Beksan Bondoboyodans at Yogyakarta, circa 1895
Beksan Bondoboyodans at Yogyakarta, circa 1895, Photographer Kassian Cephas

In 1889, the Archaeological Union (Archaeologische Vereeniging) began efforts to study and preserve monuments of the Hindu Javanese civilization in Central Java. One of the locations having high priority in the union’s efforts was the temple of Prambanan, part of the larger complex attributed to the legend of Loro Jonggrang. Cephas was assigned to photograph the site, while his eldest son Sem drew the buildings’ profiles and ground plans. Groneman submitted the photographs and descriptions made by Cephas to the Royal Institute in 1891, but it would not be published until 1893 because of the high reproduction costs. The final publication included 62 collotypes depicting Prambanan and the surrounding temples.

1889-1890, Photographer Kassian
1889-1890, Photographer Kassian Cephas

Cephas was also credited with photographing the Borobudur temple complex after its hidden base was discovered in 1885 by the union’s first chairman. The base was briefly uncovered in 1890 to be photographed and then covered again in 1891. Because Cephas only received one-third of the original subsidy from the government, he was not able to complete the 300 photographs calculated to be needed for the project. Each photographic plate would have required one-half hour to develop with the dry gelatin process for a total of 150 hours. In all, only 160 segments of the base’s reliefs were photographed, and an additional four photographs were made to provide a general overview for the site. The series was published 30 years later by the Royal Institute in a collotype collection.

Carpenters, presumably at Yogyakarta, circa 1880
Carpenters, presumably at Yogyakarta, circa 1880, Photographer Kassian Cephas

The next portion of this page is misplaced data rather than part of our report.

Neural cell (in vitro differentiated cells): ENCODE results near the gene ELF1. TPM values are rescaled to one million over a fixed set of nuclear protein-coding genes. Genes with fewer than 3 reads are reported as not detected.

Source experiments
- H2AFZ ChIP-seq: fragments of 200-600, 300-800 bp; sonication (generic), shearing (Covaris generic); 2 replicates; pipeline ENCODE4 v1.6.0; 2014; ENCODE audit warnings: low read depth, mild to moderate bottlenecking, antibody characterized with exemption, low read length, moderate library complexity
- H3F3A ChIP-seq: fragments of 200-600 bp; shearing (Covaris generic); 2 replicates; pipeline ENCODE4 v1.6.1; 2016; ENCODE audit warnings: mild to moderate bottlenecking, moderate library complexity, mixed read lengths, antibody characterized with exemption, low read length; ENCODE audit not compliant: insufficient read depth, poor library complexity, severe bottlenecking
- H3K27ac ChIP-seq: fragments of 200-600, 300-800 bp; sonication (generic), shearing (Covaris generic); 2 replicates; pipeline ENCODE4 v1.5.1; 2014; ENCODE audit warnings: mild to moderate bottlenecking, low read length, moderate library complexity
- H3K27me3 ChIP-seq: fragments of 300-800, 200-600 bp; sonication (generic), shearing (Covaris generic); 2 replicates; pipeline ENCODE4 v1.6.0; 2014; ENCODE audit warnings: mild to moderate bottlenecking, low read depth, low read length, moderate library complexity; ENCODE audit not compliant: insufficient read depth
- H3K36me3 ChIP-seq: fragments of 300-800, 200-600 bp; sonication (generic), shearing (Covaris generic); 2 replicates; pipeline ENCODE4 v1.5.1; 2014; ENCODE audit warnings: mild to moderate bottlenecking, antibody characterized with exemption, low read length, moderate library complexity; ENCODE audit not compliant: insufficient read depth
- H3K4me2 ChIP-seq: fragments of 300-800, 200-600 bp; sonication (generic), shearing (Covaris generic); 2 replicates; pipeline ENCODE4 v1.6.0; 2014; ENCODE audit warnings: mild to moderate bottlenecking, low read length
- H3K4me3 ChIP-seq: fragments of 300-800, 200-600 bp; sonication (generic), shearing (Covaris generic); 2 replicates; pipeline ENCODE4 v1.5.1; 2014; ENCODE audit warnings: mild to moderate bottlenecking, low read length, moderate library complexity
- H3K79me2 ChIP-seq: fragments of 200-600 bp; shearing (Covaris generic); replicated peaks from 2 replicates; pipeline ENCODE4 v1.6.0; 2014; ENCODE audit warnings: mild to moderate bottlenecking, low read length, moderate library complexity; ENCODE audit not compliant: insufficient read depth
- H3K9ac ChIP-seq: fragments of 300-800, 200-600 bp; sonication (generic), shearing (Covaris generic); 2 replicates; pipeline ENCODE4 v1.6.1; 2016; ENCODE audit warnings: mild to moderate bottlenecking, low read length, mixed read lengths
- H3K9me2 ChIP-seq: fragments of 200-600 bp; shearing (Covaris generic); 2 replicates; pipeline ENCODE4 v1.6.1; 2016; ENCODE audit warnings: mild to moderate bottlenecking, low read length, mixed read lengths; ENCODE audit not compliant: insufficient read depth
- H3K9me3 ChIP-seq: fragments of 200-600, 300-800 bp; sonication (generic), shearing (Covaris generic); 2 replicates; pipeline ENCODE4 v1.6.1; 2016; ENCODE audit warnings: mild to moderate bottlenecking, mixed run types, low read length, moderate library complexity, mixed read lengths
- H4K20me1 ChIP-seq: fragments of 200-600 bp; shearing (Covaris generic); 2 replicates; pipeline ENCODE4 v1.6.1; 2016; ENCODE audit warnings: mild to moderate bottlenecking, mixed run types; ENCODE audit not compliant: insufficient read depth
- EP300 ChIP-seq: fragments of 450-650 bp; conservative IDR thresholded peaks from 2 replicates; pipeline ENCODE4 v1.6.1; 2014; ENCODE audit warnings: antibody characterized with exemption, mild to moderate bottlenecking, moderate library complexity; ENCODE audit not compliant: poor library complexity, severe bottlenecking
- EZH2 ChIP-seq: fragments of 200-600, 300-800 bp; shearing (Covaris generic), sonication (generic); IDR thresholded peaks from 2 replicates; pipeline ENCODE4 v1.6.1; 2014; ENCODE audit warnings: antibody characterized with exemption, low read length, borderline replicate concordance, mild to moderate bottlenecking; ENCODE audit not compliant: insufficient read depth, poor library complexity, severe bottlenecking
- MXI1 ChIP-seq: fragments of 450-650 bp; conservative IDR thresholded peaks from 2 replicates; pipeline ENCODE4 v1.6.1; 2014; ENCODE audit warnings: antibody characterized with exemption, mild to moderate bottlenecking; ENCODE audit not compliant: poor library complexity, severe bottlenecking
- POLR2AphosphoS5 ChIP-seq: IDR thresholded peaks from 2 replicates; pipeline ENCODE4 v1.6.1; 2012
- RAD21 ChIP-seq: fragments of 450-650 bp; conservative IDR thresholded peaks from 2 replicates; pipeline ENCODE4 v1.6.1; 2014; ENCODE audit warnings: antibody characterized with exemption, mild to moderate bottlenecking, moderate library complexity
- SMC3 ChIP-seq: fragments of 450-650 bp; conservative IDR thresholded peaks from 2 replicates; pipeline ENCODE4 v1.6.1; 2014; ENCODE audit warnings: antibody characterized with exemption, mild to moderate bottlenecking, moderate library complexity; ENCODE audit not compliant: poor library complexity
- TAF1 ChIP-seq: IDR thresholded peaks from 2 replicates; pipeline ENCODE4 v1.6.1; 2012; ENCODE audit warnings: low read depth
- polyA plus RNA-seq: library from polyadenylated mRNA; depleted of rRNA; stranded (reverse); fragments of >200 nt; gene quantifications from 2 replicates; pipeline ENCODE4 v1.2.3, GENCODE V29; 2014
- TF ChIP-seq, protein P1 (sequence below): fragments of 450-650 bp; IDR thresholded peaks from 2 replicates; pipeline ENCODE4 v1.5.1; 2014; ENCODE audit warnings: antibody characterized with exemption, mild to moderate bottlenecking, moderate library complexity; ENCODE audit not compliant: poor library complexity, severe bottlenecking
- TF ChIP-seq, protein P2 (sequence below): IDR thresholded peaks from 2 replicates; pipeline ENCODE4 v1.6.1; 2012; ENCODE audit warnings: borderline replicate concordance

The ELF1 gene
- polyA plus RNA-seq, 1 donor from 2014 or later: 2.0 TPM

Cephas retired from photography around the age of 60. He died at the age of 67 due to illness. The family’s photography business ended several years later when his son Sem Cephas died on 20 March 1918 in a horseriding accident. Although both Cephas and his son were accomplished court photographers, Cephas was the most important of the two and was the first Javanese person (and therefore first indigenous Indonesian) to become a professional photographer.

A weaver, presumably at Yogyakarta, circa 1880
A weaver, presumably at Yogyakarta, circa 1880, Photographer Kassian Cephas

pammyv02

I am a photographer currently living in London. Most of my work is in black and white because which I've found to be the best outlet to express myself. With patience a rather unique way of seeing the beauty around me, I enjoy creating a world that is unique to me.

Leave a Reply

Fill in your details below or click an icon to log in:

WordPress.com Logo

You are commenting using your WordPress.com account. Log Out /  Change )

Twitter picture

You are commenting using your Twitter account. Log Out /  Change )

Facebook photo

You are commenting using your Facebook account. Log Out /  Change )

Connecting to %s